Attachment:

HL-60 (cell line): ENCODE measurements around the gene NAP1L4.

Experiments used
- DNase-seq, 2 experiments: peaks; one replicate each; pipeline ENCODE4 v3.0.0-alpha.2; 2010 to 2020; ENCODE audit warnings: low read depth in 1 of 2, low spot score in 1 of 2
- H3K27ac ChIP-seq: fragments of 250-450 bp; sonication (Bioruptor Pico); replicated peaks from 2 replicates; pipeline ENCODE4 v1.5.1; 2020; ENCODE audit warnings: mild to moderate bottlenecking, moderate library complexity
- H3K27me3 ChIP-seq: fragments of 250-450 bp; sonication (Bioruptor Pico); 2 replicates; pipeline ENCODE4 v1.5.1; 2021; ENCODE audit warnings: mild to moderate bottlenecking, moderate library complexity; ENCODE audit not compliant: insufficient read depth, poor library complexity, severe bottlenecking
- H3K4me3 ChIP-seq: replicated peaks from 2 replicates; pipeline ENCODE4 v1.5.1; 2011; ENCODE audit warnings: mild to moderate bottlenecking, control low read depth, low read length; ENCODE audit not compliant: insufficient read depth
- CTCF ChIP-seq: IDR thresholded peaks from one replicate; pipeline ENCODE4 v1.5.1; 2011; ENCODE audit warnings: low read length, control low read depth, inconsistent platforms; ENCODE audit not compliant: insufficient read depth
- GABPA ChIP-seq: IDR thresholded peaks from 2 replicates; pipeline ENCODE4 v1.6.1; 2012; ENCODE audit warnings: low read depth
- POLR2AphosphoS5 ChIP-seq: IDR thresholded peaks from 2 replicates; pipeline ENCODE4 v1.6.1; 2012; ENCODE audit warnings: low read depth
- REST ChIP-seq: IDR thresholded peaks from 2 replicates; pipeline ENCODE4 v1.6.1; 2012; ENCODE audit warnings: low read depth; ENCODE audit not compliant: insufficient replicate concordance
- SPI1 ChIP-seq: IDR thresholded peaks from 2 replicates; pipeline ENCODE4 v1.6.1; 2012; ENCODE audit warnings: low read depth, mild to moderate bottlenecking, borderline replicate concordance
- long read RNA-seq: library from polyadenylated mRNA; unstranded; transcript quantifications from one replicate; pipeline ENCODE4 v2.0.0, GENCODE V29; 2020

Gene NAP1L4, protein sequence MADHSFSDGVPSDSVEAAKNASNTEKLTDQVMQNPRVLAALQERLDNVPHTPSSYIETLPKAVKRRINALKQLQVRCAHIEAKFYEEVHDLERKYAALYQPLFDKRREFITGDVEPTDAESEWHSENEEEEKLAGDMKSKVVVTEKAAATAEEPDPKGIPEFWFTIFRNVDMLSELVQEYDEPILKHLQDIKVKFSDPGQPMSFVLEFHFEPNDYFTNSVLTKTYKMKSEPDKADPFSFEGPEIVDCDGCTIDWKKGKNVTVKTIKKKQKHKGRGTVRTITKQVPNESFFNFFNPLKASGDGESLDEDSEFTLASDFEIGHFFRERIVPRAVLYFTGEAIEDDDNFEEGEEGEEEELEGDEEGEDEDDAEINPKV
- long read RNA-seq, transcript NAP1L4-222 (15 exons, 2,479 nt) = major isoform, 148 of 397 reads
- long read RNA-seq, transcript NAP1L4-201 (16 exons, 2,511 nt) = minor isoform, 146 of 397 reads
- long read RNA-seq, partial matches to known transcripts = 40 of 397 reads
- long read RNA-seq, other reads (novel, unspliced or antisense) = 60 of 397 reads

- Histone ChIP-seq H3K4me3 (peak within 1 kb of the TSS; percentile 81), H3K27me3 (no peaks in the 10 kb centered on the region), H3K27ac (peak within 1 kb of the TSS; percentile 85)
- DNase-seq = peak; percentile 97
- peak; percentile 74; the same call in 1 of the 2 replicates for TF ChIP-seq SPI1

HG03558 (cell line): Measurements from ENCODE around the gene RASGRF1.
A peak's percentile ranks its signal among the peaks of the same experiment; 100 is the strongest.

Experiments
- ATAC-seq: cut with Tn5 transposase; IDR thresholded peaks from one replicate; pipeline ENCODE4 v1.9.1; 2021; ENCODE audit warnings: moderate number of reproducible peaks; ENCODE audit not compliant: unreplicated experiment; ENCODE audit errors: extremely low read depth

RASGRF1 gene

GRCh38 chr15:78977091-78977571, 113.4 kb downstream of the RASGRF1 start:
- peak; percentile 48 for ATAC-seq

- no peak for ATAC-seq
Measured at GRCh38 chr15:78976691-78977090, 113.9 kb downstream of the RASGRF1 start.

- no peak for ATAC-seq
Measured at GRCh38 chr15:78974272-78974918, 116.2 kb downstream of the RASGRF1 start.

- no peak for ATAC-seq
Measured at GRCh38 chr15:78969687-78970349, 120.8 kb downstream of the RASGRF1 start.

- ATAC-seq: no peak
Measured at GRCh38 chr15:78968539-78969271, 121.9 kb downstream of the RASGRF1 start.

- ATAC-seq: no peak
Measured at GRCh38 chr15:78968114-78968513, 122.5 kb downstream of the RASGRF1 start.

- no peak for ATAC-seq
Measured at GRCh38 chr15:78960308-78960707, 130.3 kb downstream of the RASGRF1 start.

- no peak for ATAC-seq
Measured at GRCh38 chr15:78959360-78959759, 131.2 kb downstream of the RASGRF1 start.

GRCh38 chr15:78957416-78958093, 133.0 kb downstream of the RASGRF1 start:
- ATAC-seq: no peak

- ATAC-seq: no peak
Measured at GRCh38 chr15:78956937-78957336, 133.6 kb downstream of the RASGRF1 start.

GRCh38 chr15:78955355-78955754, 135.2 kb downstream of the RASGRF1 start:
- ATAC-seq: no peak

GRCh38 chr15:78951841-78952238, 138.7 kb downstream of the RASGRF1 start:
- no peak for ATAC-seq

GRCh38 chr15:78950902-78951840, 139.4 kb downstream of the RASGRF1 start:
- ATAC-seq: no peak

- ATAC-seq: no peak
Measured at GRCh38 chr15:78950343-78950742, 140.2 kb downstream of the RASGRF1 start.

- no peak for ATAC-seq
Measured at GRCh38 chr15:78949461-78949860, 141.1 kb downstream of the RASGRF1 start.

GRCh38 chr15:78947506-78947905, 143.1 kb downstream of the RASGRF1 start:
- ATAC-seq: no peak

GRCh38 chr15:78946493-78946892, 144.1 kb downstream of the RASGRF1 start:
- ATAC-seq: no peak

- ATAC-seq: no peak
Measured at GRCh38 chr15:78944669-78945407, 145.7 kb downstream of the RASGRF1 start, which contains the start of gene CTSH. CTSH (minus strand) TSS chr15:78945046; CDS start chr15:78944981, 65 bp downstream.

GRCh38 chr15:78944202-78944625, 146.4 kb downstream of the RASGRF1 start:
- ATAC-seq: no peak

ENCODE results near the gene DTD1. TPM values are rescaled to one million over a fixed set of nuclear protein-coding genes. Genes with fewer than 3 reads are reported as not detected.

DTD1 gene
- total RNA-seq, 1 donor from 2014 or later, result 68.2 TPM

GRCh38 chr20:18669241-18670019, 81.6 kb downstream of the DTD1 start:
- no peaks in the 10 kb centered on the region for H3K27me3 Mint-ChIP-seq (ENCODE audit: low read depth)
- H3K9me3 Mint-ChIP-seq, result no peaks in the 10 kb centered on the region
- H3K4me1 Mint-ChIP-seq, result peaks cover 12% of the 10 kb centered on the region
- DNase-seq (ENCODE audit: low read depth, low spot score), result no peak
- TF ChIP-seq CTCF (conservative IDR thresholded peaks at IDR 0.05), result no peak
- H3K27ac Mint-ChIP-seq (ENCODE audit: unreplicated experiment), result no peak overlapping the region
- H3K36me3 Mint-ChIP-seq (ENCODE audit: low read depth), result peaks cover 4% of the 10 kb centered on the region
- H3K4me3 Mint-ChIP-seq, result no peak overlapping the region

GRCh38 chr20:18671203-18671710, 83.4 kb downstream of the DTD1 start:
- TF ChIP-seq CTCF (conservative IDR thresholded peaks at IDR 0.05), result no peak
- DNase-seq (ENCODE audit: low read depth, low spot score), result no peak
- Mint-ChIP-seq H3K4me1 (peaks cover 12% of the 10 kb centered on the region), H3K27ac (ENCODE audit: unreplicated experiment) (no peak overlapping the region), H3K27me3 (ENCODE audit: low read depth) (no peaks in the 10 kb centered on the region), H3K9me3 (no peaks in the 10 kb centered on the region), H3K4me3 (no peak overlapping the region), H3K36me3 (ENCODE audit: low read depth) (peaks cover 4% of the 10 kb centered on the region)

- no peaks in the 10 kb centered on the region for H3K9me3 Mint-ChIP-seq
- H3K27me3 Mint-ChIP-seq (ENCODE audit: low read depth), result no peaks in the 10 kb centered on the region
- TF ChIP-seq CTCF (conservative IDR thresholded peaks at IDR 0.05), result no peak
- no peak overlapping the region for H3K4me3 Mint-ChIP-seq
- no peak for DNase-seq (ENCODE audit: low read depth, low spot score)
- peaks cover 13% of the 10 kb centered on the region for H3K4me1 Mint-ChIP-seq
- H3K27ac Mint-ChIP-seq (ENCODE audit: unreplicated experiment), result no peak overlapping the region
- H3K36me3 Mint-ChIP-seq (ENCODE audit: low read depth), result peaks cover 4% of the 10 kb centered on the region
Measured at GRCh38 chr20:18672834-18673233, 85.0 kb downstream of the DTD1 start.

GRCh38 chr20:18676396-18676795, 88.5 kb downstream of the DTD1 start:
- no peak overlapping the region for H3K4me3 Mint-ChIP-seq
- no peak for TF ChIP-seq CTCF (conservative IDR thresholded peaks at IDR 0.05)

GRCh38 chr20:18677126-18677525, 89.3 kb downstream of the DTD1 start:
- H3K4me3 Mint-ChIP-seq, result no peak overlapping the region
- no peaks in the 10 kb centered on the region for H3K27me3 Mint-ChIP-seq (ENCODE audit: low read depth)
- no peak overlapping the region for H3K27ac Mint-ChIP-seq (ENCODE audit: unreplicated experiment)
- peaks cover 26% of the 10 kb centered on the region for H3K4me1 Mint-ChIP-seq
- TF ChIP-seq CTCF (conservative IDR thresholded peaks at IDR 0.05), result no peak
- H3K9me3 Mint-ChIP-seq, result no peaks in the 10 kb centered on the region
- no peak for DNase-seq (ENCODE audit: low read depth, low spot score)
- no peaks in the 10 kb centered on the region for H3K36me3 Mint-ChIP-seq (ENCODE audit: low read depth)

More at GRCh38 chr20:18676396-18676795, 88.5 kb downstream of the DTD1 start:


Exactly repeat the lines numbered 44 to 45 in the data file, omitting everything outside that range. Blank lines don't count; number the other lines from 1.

- ATAC-seq: no peak
Measured at GRCh38 chr15:78956937-78957336, 133.6 kb downstream of the RASGRF1 start.